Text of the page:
September, 1481, a third son was born; but he survived for a few months only. His mother's death soon followed. On March 27, 1482, the results of a neglected fall from her horse proved fatal to the Duchess Mary. Pitiable as was the decease of one so young, and so full of life and happiness, from a political point of view it threatened to prove disastrous to those whom she left behind her.
In accordance with the declaration put forth immediately before their marriage, Maximilian's authority in the Netherlands had come to an end with the life of his consort; and his claims to its continuance must be based on his parentage of their two surviving children, and Philip the young heir in particular. But these children were in the power of Ghent, where, as throughout Flanders, Maximilian was profoundly unpopular. Moreover, the feeling was widespread that apart from his personal prowess the advantages looked for from his union with the Duchess Mary had proved illusory. Neither the Emperor nor England had come forward as allies against the French invasion; and at home all was disturbance and disorder. Holland and Zeeland were once more torn by the old faction-feuds; in Gelderland Arnhem was ready to give the signal for renewed revolt; Utrecht had driven out its Burgundian Bishop. Meanwhile Flanders was exposed to the full force of the French advance; her trade and industry were at a standstill. Ghent and her sister-towns had no desire for annexation to France; but neither did they wish to bear the burden of a war which must end either thus or by covering the hated German prince with glory. They therefore resolved to force him into a peace with France which would leave them free, under the nominal rule of his youthful son. In the three years' struggle which ensued before Ghent lay at Maximilian's mercy, he was obliged to all intents and purposes to rely upon himself. Lower Austria, with parts of Styria and the adjoining duchies, were in the grasp of King Matthias Corvinus, and the Emperor had to depend upon the scant sympathy and goodwill which he could find among the electors at Frankfort. A loud cry arose in the Austrian dominions for the presence of the valiant and vigorous Archduke; but instead of giving way, as so often afterwards, to his natural impetuosity, he resolved so far as his hereditary interests were concerned to bide his time.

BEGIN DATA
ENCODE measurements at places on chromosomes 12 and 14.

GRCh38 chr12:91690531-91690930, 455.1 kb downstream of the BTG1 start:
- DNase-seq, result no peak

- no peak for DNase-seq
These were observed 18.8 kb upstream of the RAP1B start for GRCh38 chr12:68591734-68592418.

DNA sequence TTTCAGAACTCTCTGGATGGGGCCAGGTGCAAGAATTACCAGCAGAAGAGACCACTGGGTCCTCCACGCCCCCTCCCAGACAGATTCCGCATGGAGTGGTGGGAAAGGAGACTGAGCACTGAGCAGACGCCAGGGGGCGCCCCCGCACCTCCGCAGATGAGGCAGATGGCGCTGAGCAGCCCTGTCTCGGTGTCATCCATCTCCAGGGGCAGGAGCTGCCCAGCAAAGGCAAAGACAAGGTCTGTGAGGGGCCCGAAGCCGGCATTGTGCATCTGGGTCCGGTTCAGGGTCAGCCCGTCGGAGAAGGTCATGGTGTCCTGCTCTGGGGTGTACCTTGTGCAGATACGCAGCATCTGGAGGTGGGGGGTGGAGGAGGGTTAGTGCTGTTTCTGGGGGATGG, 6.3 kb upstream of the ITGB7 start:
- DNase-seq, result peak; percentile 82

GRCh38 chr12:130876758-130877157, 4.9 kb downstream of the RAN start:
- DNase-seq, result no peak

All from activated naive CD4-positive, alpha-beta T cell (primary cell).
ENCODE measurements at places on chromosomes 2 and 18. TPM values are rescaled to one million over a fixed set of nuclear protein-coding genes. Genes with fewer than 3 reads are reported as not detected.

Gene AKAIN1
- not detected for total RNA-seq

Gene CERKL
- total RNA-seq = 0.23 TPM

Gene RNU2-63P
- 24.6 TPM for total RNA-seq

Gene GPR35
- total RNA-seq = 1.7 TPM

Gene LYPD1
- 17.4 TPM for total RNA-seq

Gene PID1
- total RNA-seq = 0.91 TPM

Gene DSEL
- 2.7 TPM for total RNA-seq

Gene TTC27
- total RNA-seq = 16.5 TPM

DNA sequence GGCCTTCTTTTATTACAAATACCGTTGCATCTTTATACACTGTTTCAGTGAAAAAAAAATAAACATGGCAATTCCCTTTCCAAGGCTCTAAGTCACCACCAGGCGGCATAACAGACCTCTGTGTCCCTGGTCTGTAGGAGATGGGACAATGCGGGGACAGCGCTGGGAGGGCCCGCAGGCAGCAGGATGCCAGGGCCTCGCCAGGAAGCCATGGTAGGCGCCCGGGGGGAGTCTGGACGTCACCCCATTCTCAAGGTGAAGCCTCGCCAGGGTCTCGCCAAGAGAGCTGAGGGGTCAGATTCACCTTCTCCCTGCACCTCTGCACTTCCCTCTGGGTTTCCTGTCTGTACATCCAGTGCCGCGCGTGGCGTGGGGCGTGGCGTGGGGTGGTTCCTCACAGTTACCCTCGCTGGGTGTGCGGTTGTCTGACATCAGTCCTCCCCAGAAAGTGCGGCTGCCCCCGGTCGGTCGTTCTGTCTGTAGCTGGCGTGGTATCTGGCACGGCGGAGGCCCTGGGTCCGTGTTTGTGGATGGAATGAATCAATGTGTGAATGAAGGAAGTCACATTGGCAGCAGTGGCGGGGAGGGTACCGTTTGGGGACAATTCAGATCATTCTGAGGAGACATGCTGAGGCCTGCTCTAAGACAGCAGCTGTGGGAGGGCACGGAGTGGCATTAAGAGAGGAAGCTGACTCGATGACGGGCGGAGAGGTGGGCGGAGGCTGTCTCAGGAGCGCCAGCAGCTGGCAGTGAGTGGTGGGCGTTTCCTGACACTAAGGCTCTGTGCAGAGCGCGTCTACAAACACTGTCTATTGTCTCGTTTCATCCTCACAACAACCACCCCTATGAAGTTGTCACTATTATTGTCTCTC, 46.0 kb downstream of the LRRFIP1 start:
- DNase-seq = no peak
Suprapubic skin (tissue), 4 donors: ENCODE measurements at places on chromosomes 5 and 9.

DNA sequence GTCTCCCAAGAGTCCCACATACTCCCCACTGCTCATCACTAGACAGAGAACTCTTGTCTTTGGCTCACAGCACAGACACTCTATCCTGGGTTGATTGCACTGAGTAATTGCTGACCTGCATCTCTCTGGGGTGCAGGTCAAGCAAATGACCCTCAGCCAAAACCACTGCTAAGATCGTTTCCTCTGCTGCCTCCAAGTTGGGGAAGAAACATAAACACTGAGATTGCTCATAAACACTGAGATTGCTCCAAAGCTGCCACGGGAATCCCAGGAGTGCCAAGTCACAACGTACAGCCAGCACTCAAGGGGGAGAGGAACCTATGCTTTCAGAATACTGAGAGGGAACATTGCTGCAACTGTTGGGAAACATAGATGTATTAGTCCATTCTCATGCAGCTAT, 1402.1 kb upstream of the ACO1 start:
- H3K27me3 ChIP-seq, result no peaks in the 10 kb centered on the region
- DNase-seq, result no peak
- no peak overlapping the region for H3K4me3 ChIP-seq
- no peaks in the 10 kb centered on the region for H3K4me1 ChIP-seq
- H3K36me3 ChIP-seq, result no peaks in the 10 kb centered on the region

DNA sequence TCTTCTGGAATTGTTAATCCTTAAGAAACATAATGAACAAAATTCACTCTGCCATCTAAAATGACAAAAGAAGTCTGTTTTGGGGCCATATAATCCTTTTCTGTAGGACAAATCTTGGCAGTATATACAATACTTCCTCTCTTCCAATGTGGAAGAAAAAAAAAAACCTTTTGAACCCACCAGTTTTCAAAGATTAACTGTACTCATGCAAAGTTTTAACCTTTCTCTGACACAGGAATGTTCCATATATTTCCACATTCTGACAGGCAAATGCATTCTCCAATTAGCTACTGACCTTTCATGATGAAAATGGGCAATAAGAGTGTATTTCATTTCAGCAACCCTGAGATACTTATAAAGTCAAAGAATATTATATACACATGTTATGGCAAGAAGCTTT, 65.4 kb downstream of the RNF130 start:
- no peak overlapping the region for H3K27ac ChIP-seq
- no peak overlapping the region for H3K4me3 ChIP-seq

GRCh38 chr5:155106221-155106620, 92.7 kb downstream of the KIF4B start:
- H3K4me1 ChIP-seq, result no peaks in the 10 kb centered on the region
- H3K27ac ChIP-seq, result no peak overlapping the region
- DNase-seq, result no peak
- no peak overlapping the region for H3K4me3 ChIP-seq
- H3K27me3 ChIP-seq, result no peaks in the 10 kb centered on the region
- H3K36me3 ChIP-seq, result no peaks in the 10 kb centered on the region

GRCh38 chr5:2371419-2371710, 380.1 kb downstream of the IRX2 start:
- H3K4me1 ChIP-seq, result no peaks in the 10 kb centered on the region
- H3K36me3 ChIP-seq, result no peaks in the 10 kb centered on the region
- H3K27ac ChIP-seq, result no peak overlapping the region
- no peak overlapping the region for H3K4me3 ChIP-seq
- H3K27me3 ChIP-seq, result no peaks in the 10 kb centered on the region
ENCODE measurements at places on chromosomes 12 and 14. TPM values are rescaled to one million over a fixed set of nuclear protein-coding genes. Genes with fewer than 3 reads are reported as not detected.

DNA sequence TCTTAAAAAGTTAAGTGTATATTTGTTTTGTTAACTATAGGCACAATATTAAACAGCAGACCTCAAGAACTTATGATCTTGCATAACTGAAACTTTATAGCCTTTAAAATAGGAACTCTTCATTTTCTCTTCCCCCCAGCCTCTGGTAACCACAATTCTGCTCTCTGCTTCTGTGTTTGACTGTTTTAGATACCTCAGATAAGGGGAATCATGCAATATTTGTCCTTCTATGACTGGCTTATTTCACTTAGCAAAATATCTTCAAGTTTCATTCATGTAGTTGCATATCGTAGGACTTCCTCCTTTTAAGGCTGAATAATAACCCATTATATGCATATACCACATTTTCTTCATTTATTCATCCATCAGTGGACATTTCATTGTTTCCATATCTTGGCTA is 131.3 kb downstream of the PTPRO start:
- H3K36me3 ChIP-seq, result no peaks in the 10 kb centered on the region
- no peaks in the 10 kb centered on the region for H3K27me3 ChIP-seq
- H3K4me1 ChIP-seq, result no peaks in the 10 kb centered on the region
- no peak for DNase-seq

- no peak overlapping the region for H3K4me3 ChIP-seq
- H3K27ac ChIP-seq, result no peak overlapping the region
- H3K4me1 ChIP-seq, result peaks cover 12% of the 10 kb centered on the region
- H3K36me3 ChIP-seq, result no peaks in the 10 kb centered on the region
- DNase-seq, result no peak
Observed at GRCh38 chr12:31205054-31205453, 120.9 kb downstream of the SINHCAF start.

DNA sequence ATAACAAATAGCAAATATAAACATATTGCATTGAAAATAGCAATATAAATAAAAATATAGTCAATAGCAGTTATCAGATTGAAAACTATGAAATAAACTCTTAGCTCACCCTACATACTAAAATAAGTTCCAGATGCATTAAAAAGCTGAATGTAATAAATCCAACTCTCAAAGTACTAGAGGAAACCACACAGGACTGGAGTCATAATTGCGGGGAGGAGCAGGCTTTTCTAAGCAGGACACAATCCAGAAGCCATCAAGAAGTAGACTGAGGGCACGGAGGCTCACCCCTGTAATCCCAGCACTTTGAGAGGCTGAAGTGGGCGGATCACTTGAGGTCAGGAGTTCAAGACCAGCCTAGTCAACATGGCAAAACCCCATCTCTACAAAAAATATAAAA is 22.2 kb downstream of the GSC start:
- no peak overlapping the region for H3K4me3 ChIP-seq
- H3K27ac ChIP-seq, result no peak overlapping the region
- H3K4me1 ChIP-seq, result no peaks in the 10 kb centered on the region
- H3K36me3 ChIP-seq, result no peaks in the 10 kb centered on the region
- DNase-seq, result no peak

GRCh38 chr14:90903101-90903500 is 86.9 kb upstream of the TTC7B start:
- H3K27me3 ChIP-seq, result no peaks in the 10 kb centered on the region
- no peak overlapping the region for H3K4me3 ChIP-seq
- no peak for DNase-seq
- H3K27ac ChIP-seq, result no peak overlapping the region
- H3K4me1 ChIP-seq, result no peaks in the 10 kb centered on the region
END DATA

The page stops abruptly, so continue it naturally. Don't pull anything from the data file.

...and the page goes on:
While in Holland and Zeeland as well as in Hainault Maximilian was at once acknowledged as guardian of his son and regent on his behalf (mambourg), Flanders and Brabant refused to concede this position to him, except under the control in each case of a Council named by the province. Yet on every side faction was raging. At Liege William de la Marck savagely murdered the Bishop and thrust his own son into his place, defying Maximilian and the nobles of Brabant and Namur so long as he knew himself supported by France; nor was it till 1485 that after new outrages he fell into the Archduke's hands and was righteously put to death at Maestricht. New troubles had begun at